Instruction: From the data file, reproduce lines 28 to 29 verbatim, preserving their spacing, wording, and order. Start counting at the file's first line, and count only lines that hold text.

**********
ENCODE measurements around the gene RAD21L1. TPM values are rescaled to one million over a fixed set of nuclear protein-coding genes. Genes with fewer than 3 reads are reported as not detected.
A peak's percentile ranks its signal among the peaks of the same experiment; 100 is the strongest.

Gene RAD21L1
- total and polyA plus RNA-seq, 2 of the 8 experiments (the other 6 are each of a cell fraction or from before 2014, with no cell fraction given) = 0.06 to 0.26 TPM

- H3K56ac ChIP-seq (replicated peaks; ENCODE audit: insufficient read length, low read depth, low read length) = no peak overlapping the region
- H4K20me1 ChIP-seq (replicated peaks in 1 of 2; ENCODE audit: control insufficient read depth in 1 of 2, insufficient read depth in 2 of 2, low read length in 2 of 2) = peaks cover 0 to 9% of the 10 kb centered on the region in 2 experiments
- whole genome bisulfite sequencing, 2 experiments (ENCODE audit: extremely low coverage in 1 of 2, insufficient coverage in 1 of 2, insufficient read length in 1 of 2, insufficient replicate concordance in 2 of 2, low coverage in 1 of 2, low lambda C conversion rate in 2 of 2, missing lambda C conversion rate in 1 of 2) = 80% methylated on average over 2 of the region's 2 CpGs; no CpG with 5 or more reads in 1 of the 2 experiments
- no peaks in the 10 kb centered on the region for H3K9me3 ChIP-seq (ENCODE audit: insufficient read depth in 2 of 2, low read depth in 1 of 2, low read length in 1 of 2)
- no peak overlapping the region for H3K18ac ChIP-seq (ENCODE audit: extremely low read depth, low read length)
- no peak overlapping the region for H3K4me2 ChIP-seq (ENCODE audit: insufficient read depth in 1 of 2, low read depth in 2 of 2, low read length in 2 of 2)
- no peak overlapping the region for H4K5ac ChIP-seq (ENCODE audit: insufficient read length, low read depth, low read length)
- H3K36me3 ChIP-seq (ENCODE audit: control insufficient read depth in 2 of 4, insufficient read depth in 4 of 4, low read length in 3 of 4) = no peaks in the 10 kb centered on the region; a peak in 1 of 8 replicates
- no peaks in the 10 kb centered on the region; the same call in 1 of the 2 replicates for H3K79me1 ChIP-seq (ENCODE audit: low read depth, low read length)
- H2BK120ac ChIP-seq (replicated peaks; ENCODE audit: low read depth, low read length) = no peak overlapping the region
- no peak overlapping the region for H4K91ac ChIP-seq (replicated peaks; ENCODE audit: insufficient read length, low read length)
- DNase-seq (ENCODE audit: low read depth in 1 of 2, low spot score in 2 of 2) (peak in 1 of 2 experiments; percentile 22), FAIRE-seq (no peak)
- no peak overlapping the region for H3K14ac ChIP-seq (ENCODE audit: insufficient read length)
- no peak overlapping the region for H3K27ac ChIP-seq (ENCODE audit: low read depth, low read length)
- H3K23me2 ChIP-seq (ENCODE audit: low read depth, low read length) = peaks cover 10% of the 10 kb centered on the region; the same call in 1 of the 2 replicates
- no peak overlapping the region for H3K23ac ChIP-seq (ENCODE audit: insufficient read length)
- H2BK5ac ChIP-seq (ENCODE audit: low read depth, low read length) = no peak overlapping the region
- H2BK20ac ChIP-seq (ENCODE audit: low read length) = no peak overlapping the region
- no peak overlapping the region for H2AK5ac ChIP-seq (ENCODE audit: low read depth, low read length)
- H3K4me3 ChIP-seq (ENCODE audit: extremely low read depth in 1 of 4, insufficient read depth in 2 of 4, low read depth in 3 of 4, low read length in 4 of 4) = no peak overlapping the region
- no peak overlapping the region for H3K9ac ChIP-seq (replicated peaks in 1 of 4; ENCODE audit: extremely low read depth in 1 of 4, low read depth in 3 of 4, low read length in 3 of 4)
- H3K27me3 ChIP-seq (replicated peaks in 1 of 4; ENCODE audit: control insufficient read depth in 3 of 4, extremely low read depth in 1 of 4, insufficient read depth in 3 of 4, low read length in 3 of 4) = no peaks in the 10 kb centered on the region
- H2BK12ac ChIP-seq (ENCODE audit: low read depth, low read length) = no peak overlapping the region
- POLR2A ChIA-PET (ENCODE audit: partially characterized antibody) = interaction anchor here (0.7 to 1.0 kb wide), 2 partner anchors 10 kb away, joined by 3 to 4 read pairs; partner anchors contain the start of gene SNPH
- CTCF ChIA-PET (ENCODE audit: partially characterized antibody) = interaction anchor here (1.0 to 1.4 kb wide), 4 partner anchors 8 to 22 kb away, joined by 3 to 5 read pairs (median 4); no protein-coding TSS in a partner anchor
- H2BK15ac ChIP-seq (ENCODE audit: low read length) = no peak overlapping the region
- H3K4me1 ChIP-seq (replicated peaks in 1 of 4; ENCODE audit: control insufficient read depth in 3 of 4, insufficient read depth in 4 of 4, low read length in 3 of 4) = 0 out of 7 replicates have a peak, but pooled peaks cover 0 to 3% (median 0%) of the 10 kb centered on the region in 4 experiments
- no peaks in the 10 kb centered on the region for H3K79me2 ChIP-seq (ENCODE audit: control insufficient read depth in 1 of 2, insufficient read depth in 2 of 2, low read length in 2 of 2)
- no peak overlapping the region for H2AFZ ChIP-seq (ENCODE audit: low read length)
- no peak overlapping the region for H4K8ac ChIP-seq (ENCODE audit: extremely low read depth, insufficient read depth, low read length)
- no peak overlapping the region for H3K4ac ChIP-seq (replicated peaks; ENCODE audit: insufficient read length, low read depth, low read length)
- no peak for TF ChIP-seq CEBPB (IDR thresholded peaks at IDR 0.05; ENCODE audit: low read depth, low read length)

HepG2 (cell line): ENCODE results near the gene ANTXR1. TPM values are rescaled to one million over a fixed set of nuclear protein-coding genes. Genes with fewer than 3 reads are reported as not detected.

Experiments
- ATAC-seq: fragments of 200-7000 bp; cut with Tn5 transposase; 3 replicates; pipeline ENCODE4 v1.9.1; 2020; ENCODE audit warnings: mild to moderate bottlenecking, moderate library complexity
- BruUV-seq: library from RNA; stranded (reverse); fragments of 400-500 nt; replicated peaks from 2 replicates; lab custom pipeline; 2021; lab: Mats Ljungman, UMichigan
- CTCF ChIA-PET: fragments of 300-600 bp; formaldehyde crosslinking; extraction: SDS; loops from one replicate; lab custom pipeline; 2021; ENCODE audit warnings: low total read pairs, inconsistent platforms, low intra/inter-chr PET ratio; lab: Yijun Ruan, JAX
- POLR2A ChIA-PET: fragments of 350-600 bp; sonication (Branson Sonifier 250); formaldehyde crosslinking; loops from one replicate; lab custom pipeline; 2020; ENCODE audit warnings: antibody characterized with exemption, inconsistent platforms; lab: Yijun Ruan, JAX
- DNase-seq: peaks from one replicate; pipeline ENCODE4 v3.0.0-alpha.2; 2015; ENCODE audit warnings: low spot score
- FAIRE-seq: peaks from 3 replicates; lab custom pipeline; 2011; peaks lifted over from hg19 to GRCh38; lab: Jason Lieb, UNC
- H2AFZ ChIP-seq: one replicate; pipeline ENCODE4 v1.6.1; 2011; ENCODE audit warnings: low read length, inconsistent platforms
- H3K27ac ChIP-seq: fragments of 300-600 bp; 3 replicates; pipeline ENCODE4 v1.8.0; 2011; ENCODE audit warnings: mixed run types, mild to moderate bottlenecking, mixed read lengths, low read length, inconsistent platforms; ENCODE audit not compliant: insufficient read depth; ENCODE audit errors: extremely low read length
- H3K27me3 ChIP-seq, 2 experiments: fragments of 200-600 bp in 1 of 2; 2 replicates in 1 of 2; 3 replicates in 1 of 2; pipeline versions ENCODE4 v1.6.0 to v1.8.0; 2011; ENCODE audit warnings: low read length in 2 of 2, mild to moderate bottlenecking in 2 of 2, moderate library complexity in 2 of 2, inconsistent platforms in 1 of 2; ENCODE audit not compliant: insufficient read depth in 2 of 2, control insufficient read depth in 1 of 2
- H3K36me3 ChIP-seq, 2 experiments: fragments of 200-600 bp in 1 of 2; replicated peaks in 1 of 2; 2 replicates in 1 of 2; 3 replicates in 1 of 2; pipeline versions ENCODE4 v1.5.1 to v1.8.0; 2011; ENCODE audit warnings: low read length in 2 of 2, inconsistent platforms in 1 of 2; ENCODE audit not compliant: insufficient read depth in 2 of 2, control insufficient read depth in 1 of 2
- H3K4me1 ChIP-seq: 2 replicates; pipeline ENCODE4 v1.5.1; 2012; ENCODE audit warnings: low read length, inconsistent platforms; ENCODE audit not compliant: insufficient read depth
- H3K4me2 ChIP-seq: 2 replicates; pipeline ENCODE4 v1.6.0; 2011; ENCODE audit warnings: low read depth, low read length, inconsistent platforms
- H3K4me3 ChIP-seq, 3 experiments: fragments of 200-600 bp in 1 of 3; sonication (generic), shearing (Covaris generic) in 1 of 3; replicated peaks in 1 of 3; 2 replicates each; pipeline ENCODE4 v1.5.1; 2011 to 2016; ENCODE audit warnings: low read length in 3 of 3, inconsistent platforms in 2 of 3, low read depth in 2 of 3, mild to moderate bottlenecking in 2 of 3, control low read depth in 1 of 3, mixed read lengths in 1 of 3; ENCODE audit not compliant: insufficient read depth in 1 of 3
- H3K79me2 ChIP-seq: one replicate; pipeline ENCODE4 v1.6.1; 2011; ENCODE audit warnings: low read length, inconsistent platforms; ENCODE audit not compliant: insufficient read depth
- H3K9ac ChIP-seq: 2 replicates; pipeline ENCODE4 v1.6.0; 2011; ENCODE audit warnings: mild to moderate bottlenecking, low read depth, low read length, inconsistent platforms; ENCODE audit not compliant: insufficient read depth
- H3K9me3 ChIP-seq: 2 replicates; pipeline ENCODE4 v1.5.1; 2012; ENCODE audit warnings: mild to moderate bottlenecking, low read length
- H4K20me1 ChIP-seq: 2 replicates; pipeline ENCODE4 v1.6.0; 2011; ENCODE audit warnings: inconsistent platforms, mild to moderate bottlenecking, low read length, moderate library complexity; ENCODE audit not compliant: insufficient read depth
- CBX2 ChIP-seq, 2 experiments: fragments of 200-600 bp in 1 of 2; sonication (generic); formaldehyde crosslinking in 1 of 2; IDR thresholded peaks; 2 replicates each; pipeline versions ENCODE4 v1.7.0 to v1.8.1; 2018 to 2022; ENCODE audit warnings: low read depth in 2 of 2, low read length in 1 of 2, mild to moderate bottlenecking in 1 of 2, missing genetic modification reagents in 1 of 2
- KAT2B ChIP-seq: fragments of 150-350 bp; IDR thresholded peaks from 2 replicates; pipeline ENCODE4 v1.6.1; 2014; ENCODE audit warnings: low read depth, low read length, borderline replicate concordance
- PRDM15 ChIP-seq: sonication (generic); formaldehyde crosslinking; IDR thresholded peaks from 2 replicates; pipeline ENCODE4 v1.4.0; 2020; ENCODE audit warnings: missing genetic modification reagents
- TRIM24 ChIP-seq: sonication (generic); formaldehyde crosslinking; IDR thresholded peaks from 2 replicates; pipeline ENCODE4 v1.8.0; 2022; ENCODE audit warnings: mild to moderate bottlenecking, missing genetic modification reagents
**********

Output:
- POLR2A ChIA-PET (ENCODE audit: partially characterized antibody) = interaction anchor here (0.7 to 1.0 kb wide), 2 partner anchors 10 kb away, joined by 3 to 4 read pairs; partner anchors contain the start of gene SNPH
- CTCF ChIA-PET (ENCODE audit: partially characterized antibody) = interaction anchor here (1.0 to 1.4 kb wide), 4 partner anchors 8 to 22 kb away, joined by 3 to 5 read pairs (median 4); no protein-coding TSS in a partner anchor